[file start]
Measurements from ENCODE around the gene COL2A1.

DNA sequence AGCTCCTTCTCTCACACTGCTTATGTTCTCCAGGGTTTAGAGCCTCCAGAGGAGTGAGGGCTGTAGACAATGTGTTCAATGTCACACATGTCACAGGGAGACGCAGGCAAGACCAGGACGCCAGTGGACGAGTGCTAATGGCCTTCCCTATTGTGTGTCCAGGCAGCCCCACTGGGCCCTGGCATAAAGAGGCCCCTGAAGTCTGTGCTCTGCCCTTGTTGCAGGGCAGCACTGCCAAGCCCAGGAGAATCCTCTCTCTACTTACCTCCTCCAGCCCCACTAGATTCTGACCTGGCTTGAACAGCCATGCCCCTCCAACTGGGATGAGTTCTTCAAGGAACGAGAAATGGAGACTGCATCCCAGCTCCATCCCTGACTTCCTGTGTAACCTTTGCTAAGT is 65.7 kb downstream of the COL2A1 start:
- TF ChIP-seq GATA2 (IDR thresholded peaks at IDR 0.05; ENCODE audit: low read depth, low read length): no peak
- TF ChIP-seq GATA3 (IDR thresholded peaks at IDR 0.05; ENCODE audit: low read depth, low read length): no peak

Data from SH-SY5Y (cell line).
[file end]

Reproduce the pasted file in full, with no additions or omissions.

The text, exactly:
Measurements from ENCODE around the gene COL2A1.

DNA sequence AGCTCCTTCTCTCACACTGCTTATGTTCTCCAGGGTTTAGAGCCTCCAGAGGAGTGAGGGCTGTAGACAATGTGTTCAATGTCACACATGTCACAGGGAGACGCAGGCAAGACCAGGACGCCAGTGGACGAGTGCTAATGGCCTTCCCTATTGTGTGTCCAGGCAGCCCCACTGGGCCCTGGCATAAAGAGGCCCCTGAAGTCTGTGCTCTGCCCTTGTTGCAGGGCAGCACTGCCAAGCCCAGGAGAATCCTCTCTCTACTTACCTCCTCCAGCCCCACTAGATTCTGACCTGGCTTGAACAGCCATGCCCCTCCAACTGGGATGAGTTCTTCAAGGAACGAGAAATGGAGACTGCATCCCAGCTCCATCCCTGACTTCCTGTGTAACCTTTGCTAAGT is 65.7 kb downstream of the COL2A1 start:
- TF ChIP-seq GATA2 (IDR thresholded peaks at IDR 0.05; ENCODE audit: low read depth, low read length): no peak
- TF ChIP-seq GATA3 (IDR thresholded peaks at IDR 0.05; ENCODE audit: low read depth, low read length): no peak

Data from SH-SY5Y (cell line).